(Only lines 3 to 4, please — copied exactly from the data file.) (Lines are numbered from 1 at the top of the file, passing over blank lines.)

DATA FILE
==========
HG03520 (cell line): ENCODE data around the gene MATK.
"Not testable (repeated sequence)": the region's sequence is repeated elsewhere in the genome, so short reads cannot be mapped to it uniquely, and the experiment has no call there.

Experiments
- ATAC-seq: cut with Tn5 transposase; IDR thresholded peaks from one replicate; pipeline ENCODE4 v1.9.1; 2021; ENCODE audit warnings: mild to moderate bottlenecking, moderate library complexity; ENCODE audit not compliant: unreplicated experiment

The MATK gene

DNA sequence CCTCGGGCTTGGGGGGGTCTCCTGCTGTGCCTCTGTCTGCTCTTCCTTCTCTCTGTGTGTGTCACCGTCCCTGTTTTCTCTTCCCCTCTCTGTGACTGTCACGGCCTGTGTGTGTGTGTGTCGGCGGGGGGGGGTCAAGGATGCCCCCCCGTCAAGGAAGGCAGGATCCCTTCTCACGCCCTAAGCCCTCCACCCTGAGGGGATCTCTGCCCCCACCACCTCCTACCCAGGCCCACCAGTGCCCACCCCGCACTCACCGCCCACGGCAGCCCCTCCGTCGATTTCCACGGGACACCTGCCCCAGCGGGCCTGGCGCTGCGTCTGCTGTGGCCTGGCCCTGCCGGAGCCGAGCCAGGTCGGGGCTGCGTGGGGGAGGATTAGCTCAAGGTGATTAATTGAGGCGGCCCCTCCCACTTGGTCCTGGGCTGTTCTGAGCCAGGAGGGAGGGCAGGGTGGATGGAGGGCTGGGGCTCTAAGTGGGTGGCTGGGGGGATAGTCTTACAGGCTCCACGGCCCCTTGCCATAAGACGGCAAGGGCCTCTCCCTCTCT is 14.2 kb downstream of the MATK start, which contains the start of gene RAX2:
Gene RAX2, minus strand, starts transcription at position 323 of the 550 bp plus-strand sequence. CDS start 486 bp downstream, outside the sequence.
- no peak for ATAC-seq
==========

Experiments
- ATAC-seq: cut with Tn5 transposase; IDR thresholded peaks from one replicate; pipeline ENCODE4 v1.9.1; 2021; ENCODE audit warnings: mild to moderate bottlenecking, moderate library complexity; ENCODE audit not compliant: unreplicated experiment